In their assessment of Global Woods’ plantations, the certifying company, SGS Qualifor, clearly sides with the company. SGS explains that the Kikonda Central Forest was formally declared a ‘forest reserve’ in 1968 and that under Ugandan law no-one can live or farm in a forest reserve.

When dictator Idi Amin seized power in 1971, he encouraged forest clearing so his opponents could not retreat to the bush. In 1975, he issued a decree allowing Ugandans to buy land anywhere (including forest land) for ‘development’. Those changes and general chaos inside the country fuelled internal migration.

But to SGS, the local farmers and herders are ‘migrants’ who carried out ‘illegal activity including agricultural encroachment, charcoal burning and grazing’. Their analysis is categorical: ‘There are no customary use-rights of the land, since the area is a Forest Reserve.’

Cattle herder Lawrence Kamonyo describes Global Woods’ activities as ‘rich white people doing business’. But Kamonyo had the misfortune to be living where Global Woods decided to plant its pine trees. He was evicted and arrested. His house was torched, his children beaten.

Brazil: laundering dirty wood

In December 2015, FSC suspended Brazil’s largest certified forestry operation, Jari Florestal. Since 2004 the company’s 715,000 hectares had been certified by the California-based SCS Global Services.

The suspension followed an investigation by Brazil’s Federal Public Ministry, the Federal Police, the Brazilian Institute of Environment (IBAMA) and the Federal Justice department. Jari Florestal and its subsidiaries are suspected of large-scale fraud and laundering of illegal timber. Brazilian authorities say it involves 9,000 cubic metres of timber: about 220 truckloads.4 Between December 2014 and February 2015, more than $7-million worth of timber was transported from just one of the fraudulent forest management areas.

A company with a forest concession is allowed to log an agreed amount of timber. Once the trees are cut, the timber is given a tracking number. Laundering illegal timber involves using the tracking number from a legal operation.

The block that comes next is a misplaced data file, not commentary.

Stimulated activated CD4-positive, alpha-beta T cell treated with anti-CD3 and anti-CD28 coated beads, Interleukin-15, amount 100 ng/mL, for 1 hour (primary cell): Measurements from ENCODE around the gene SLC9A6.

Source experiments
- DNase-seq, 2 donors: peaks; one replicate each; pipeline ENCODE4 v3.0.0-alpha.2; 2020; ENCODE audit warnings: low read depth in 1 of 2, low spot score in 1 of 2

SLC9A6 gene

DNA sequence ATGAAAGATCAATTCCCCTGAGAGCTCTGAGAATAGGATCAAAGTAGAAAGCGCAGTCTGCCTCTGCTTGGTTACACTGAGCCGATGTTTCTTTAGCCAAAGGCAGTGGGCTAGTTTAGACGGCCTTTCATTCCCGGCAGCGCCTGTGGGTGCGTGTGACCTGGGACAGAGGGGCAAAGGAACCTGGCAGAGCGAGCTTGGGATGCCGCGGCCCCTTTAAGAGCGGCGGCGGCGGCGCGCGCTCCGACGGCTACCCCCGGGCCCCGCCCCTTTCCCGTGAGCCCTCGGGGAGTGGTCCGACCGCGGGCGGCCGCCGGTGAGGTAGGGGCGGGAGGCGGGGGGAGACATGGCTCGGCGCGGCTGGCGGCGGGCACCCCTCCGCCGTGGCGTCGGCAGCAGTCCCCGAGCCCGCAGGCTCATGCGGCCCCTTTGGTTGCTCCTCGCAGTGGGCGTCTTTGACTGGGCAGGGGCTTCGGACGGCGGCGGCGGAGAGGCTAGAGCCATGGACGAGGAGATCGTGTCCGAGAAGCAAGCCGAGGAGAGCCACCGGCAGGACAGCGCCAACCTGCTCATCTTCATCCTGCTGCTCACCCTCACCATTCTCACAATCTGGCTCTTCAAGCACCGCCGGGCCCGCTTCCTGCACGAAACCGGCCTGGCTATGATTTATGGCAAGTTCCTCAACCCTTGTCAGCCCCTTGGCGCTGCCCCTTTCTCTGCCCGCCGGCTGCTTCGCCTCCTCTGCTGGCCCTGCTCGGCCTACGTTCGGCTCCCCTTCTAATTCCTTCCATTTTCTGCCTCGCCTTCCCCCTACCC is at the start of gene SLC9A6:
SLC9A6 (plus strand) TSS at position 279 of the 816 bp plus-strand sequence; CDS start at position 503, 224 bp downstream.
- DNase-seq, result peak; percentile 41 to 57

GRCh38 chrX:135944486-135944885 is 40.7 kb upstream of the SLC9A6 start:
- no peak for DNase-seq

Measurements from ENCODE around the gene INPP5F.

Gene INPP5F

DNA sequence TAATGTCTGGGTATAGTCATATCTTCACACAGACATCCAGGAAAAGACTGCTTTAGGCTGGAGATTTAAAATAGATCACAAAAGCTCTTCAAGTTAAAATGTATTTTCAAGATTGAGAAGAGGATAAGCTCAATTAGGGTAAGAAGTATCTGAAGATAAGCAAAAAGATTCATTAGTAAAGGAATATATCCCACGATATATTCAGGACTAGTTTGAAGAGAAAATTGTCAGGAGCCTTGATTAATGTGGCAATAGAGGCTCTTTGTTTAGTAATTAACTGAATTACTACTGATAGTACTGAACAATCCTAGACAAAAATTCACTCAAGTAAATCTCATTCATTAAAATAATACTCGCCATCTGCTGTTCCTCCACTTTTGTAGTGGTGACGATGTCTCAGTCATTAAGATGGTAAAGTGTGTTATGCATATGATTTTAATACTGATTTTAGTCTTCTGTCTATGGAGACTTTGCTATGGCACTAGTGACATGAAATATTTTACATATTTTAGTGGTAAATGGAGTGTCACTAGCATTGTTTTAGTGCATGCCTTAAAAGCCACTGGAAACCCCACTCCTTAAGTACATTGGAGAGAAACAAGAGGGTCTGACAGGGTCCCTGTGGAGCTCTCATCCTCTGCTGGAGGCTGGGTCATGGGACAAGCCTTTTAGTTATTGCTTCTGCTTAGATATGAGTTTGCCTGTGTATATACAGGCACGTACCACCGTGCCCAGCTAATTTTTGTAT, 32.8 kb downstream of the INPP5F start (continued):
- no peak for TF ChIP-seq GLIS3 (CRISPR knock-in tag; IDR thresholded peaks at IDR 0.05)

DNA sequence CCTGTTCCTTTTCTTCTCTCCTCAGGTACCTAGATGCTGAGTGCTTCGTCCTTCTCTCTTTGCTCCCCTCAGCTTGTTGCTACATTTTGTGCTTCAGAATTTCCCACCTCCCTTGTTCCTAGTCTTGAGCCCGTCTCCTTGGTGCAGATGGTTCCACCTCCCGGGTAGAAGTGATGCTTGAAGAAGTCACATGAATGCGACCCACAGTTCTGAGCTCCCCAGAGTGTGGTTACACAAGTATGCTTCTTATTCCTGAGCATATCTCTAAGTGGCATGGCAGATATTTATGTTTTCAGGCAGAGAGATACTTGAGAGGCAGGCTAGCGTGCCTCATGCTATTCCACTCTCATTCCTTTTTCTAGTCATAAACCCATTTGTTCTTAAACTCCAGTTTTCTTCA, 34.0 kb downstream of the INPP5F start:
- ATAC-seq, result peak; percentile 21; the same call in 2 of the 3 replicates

Playing by the rules: access to the FSC-certified pine plantation in Uganda is heavily restricted.

The tracking numbers on Jari Florestal’s timber suggested that the logs came from a legal forest management area 500 kilometres away. Despite the fact that no road connection exists between that forest area and Jari Florestal’s timber yard, the logs arrived in less than two days – an impossible feat, and part of the evidence that the timber was illegal.4

SCS conducted its annual assessment of Jari Florestal in November 2013 and this was the basis for the company’s re-certification in July 2014. Several ‘corrective action requests’ were issued – pre-conditions that Jari Florestal had to meet to remain certified. One notes that ‘the information entered in the traceability control system does not match the real situation found in field operations’. Another confirms that: ‘The company did not abide by the forest management legislation regarding product list on the transport document for logs found at the log yard.’

Unfortunately, SCS didn’t dig any deeper. That was left to the Brazilian authorities.

In both these cases, FSC’s certifying companies were generous in giving the lumber companies the benefit of the doubt. In Brazil, SCS failed to uncover what appears to be large-scale fraud and illegal timber laundering. In Uganda, SGS Qualifor sided with Global Woods against local communities.

Perhaps we shouldn’t be too surprised. With certifying companies paid directly by logging companies, there are strong incentives to issue the certificate and hope for the best.

Chris Lang is a long-time forest activist and blogger. He runs the websites FSC-watch (fsc-watch.org) and REDD-monitor (redd-monitor.org).

  1. Fern, fern.org/node/4297.

  2. REDD Monitor, nin.tl/redd-light.

  3. Der Spiegel, nin.tl/spiegel-uganda.

  4. MPF, nin.tl/mpf-investigation.